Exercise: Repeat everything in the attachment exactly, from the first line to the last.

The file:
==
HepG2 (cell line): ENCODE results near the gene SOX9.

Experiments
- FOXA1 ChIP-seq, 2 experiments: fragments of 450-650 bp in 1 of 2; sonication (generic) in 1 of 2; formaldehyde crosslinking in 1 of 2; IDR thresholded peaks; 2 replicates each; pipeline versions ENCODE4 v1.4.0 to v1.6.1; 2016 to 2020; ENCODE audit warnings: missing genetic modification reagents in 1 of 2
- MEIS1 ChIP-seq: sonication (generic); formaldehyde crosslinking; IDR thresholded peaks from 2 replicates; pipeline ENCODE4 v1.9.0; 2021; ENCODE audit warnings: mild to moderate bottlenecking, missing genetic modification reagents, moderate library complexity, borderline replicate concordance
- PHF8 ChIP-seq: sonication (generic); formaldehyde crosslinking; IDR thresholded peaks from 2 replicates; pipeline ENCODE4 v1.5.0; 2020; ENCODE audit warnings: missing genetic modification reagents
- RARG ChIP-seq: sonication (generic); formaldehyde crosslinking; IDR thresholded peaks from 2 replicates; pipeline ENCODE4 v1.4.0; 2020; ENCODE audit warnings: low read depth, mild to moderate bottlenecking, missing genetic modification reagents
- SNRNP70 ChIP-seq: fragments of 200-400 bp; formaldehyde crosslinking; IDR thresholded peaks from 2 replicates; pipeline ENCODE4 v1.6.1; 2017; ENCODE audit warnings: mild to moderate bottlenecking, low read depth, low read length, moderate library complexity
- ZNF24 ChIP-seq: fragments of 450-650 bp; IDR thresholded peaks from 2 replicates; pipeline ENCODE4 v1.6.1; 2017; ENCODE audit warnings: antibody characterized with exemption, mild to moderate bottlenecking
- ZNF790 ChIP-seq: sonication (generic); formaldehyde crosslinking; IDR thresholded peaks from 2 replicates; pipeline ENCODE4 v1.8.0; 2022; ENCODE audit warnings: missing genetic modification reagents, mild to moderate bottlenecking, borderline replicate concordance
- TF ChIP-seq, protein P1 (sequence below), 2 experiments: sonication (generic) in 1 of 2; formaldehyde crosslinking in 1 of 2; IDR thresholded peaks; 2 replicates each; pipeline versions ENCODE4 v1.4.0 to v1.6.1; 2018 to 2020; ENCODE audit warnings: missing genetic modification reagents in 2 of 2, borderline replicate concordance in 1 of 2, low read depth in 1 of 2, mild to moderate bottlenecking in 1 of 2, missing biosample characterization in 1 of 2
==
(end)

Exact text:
HepG2 (cell line): ENCODE results near the gene SOX9.

Experiments
- FOXA1 ChIP-seq, 2 experiments: fragments of 450-650 bp in 1 of 2; sonication (generic) in 1 of 2; formaldehyde crosslinking in 1 of 2; IDR thresholded peaks; 2 replicates each; pipeline versions ENCODE4 v1.4.0 to v1.6.1; 2016 to 2020; ENCODE audit warnings: missing genetic modification reagents in 1 of 2
- MEIS1 ChIP-seq: sonication (generic); formaldehyde crosslinking; IDR thresholded peaks from 2 replicates; pipeline ENCODE4 v1.9.0; 2021; ENCODE audit warnings: mild to moderate bottlenecking, missing genetic modification reagents, moderate library complexity, borderline replicate concordance
- PHF8 ChIP-seq: sonication (generic); formaldehyde crosslinking; IDR thresholded peaks from 2 replicates; pipeline ENCODE4 v1.5.0; 2020; ENCODE audit warnings: missing genetic modification reagents
- RARG ChIP-seq: sonication (generic); formaldehyde crosslinking; IDR thresholded peaks from 2 replicates; pipeline ENCODE4 v1.4.0; 2020; ENCODE audit warnings: low read depth, mild to moderate bottlenecking, missing genetic modification reagents
- SNRNP70 ChIP-seq: fragments of 200-400 bp; formaldehyde crosslinking; IDR thresholded peaks from 2 replicates; pipeline ENCODE4 v1.6.1; 2017; ENCODE audit warnings: mild to moderate bottlenecking, low read depth, low read length, moderate library complexity
- ZNF24 ChIP-seq: fragments of 450-650 bp; IDR thresholded peaks from 2 replicates; pipeline ENCODE4 v1.6.1; 2017; ENCODE audit warnings: antibody characterized with exemption, mild to moderate bottlenecking
- ZNF790 ChIP-seq: sonication (generic); formaldehyde crosslinking; IDR thresholded peaks from 2 replicates; pipeline ENCODE4 v1.8.0; 2022; ENCODE audit warnings: missing genetic modification reagents, mild to moderate bottlenecking, borderline replicate concordance
- TF ChIP-seq, protein P1 (sequence below), 2 experiments: sonication (generic) in 1 of 2; formaldehyde crosslinking in 1 of 2; IDR thresholded peaks; 2 replicates each; pipeline versions ENCODE4 v1.4.0 to v1.6.1; 2018 to 2020; ENCODE audit warnings: missing genetic modification reagents in 2 of 2, borderline replicate concordance in 1 of 2, low read depth in 1 of 2, mild to moderate bottlenecking in 1 of 2, missing biosample characterization in 1 of 2